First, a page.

On Google Earth we can see exactly where the North Korean regime operates death camps. At least one camp is the size of the city of Los Angeles.
After Trump’s speech on radical Islam in Saudi Arabia, many conservatives are again feeling cautiously optimistic about the administration.
The Orthodox Jewish view is not pro-life, but not at all pro-choice either, as current federal law governs abortion.
Over the course of the campaigns for the Republican nomination and the presidency, the Trump campaign and its surrogates sent signals to the “alt-right” indicating the two camps were more closely aligned both ideologically and logistically than any other national campaign had ever been. Whether it was Trump’s own Twitter account posting an anti-Semitic tweet about Hillary Clinton with an image first found on an “alt-right” message board, or his son Donald Trump Jr.’s many dalliances with the “alt-right,” there were danger signs that many both on the left and the right could not ignore.
An unfortunate side effect of the Trump-effect has been the total politicalization of Jewish groups with a mission to fight anti-Semitism.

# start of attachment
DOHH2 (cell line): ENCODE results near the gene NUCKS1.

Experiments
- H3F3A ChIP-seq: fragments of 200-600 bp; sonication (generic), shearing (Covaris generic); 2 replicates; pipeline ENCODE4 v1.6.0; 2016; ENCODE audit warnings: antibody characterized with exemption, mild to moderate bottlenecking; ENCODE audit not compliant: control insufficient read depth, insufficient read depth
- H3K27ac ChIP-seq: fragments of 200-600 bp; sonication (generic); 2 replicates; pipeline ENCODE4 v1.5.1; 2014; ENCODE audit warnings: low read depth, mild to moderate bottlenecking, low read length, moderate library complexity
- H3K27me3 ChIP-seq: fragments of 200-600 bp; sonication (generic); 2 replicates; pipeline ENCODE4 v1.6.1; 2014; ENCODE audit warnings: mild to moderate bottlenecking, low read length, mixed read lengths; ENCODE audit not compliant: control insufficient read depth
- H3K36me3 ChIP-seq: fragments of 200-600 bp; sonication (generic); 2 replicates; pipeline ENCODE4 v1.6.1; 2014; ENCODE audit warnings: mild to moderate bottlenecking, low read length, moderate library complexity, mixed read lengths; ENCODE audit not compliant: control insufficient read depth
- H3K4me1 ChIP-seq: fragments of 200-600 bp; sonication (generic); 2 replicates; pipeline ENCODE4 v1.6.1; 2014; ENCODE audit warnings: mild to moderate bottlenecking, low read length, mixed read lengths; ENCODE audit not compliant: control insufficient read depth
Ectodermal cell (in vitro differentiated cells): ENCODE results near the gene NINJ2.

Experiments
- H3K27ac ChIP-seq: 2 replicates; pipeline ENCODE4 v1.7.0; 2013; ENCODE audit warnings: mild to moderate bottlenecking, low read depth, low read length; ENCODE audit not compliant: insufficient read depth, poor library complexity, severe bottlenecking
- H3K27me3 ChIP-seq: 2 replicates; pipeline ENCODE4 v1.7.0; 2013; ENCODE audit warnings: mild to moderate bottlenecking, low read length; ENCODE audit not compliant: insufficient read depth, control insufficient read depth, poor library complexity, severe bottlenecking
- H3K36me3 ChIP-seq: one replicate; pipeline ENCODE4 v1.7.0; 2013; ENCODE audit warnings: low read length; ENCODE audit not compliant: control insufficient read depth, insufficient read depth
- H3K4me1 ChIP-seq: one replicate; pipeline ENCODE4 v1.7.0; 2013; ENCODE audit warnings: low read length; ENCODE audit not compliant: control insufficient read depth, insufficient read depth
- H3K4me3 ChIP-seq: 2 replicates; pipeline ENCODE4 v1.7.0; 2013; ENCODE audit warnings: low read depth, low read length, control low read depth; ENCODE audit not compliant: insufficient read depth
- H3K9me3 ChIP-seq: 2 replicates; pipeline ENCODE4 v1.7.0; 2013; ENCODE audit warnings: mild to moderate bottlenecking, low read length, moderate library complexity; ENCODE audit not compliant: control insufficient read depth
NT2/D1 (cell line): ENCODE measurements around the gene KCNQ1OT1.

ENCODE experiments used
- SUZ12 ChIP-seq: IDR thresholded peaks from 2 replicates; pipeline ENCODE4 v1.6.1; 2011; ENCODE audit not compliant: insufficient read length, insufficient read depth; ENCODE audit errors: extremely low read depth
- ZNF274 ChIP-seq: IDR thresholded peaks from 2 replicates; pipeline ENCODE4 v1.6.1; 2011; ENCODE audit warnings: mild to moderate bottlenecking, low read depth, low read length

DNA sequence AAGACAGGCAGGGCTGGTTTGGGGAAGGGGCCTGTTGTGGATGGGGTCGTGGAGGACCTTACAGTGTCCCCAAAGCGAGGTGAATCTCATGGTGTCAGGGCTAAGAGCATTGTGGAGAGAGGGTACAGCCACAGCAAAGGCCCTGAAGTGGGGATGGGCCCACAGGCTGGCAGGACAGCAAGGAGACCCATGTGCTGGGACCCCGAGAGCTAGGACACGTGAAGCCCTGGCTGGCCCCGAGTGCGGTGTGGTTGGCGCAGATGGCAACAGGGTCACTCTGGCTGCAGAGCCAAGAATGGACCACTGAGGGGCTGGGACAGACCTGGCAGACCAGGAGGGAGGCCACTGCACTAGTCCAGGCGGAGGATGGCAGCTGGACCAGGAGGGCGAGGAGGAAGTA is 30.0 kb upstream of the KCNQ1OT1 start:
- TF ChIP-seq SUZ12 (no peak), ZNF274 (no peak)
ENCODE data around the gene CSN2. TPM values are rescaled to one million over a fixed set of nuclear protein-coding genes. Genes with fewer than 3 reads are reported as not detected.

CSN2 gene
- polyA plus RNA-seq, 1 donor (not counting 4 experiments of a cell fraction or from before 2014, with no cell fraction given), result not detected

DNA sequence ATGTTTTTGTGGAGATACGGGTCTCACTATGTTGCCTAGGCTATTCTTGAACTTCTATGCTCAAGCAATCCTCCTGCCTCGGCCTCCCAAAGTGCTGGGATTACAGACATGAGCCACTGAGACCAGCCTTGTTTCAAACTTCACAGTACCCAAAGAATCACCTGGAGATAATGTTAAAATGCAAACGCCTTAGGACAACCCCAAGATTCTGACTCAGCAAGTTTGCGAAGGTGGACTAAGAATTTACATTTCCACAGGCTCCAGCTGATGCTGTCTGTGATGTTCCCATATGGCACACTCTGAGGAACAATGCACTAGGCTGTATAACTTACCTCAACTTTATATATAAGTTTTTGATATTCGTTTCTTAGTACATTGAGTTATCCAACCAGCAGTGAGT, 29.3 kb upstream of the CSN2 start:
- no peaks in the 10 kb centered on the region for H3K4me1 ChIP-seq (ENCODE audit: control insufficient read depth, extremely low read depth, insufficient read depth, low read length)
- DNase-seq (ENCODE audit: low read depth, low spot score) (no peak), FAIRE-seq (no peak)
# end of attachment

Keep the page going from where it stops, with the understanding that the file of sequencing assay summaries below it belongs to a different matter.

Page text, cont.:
For all of our inter-religious sniping and fighting, for as difficult as it can be and is to be Jewish in 2017, the stories of Adam Krief and Ayelet Galena remind us of what the American Jewish community is really made of.
Where are the legions of Jews concerned about our dead and our shared heritage on cleanup days in local cemeteries?
While American Jews freak out about the odd bomb threat, European Jews face regular violence and contend with widespread state apathy.
No matter what President Trump or those affiliated with his administration do, it’s never going to be enough for many of his Jewish critics.
While it’s exciting that Ivanka Trump and Jared Kushner have for the first time put faces to Orthodox Judaism for average Americans, that unfortunately has had a downside for her family.